The History Of The Dobrujan Turks

The history of Dobrudja, this ancient stretch of land between the Danube and the Black Sea, the territory thereof rightfully has been noted as "an authentic ethnic blend", has along the centuries imposed a genuine model of co-habitation. Dobrudja was the trunk carrying the sap of the roots that pervaded the vast Eurasian steppe, that would proceed to feed the canopy and the fruit later to be noticed in South Europe; it was the promontory whereon, in the summer, but predominantly in the winter, century upon century, there would be no end to the human hosts. Under the administration of the Ottoman Empire, Dobrudja formed a sangeac governed by a mutesarif, with its residence set in Tulcea. The Tulcea sangeac was divided into 9 districts administered by the mudiri ('müdürler', i.e. managers), also known under the name of cazale or caimacami. Cazale were: Tulcea, Măcin, Hârşova, Babadag, Constanţa, Mangalia, Balcic, and Bazargic. On the territory of the latter there was a number of 356 villages with 15,764 families. The larger villages were governed by a mayor (mukhtar or subasha) appointed by government. In mixed-population localities, two or three mukhtar would be appointed. The sangeac mutesarif was assisted by a council of the representatives of the caimacam: mufti, cadi, muhasbei (i.e. 'tax collectors'), sakurat-müdürü ('secretaries'), and archivists. A council of elderly was placed into the service of the mukhtar. Tulcea, the largest city, had one Tabur-agasý ('police constable') in its employ, whilst in other urban settlements one mufetish ('commissary') was on the job. In each caimacam residence there would be one iuz-basha ('captain') holding command over several gendarmes (zapti). In the realm of justice, the court of first trial was in Tulcea (Medjilesi) and presided over by a mufti. Further, in each household, a judging house headed by a cadi could be found. The mola and the cadi were assisted by judges elect. At Silistra, a Court of Appeal presided over by a mola was in place. There was further a court for matters of mixed nature and commerce, compounded by 20 judges (of which 10 Muslims and 10 Christians). Also existent were correctional police councils with mirroring composition; these were in charge with the pursuit of crimes and offences committed by aliens on Turks and vice versa. Litigations between members of Christian communities and Hebrew ones were ruled upon by priests and rabbis; whenever there was discontent as a result of their ruling, the parties were free to refer the matter to the Muslim courts of justice. This administrative body was to be released in 1880 in compliance with the Law on the Organisation of Dobrudja, as drafted by the incumbent Mihail Kogălniceanu (in his capacity of Minister of Internal Affairs). At that time, Mihail Kogălniceanu was governed by two ideas: to enforce and maintain order on the territory of Dobrudja and to ensure the utmost freedom of worship, language, school, or thought for the indigenous population. Following the year 1990, the Turkish minority re-shuffles into the Democratic Turkish Union in Romania (abbreviated: UDTR). The primary objective of the organisation is to re-enliven and hand down the cultural and traditional values of the Turkish ethnics. Additionally, UDTR issues the paper Hakses and publishes a large number of volumes. According to the last census, the estimated number of Turks in Romania lies around 33,000. The majority thereof live in the counties Constantza and Tulcea, and the rest can be found in Bucharest, Calarasi, Braila, and Galatz.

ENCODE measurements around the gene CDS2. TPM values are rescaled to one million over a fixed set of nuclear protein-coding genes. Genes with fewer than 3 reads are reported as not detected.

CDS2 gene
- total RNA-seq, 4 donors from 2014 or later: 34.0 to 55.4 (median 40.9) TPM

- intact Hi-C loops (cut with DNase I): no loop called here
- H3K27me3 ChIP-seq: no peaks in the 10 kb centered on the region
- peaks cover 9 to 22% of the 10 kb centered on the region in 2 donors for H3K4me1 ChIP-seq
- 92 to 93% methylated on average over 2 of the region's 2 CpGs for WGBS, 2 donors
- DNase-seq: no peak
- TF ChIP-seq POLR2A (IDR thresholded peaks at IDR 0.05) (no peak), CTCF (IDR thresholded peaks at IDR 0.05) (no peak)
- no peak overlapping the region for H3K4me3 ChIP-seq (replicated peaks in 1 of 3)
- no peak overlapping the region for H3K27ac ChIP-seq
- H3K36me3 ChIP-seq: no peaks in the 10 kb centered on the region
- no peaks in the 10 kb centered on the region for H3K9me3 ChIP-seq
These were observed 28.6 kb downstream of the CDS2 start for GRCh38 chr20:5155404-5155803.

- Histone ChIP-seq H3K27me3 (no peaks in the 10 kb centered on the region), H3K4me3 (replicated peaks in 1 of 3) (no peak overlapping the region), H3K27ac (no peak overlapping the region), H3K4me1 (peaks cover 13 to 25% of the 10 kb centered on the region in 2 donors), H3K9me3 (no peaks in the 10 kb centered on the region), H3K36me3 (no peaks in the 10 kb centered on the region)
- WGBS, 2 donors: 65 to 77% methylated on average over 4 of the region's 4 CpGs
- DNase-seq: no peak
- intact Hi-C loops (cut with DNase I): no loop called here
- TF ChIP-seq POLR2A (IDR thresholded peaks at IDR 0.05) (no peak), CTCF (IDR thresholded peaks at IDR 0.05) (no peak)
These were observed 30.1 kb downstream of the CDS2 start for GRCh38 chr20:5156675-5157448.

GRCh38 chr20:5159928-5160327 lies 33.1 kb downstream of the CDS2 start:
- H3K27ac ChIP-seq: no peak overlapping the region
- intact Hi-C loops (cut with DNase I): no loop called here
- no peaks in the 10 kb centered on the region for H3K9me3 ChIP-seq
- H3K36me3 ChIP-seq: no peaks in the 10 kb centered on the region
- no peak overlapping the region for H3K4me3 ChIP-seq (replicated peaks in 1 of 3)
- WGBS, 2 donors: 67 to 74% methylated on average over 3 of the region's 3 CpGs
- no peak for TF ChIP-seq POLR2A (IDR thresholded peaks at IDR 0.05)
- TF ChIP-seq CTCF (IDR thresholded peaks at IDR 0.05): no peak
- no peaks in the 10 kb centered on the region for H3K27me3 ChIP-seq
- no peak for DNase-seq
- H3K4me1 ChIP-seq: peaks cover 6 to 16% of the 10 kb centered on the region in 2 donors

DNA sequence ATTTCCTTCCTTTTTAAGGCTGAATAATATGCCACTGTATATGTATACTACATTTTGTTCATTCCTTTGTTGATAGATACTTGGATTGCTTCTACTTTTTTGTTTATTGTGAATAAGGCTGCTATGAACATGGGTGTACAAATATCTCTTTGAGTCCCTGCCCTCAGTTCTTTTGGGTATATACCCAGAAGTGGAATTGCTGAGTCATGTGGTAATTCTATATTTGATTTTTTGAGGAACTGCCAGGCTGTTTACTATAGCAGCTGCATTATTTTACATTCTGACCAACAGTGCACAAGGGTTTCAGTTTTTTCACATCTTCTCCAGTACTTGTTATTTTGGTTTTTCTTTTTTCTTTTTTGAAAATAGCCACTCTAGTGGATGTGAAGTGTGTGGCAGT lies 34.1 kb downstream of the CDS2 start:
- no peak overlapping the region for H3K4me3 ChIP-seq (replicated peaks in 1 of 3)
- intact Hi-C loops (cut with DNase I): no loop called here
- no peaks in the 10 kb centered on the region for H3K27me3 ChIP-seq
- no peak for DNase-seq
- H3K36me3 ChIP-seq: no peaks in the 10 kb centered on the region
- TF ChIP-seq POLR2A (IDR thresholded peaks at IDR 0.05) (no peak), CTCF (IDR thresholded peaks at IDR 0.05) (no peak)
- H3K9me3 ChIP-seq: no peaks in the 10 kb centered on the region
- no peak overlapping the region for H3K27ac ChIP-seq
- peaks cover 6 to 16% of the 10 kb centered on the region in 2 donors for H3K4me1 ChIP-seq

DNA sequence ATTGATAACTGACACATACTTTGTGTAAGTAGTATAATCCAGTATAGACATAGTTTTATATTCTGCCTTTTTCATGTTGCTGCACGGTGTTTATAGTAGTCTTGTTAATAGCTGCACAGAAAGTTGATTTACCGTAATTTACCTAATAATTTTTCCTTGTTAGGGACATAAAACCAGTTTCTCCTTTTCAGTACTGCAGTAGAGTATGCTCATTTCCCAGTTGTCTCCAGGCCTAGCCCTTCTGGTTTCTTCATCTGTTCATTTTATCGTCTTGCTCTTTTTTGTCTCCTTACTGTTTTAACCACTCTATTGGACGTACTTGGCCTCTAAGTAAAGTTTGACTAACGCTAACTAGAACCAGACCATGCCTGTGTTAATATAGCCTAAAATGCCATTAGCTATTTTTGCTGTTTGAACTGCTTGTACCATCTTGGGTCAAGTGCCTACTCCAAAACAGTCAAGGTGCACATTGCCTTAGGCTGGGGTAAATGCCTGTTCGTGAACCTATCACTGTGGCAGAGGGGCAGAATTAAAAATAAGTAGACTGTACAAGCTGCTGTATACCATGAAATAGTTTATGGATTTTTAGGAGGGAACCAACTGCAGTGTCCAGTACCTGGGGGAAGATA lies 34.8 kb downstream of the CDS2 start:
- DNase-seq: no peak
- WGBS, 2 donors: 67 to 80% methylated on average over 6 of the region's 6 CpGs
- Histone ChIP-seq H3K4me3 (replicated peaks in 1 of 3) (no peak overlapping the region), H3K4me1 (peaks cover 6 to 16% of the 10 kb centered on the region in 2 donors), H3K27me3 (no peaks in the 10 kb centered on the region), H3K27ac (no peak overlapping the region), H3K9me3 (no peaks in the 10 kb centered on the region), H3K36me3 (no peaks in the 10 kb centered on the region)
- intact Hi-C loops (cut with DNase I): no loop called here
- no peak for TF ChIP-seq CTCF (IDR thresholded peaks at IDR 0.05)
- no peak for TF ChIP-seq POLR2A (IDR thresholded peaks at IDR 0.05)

by Ervin Ibraim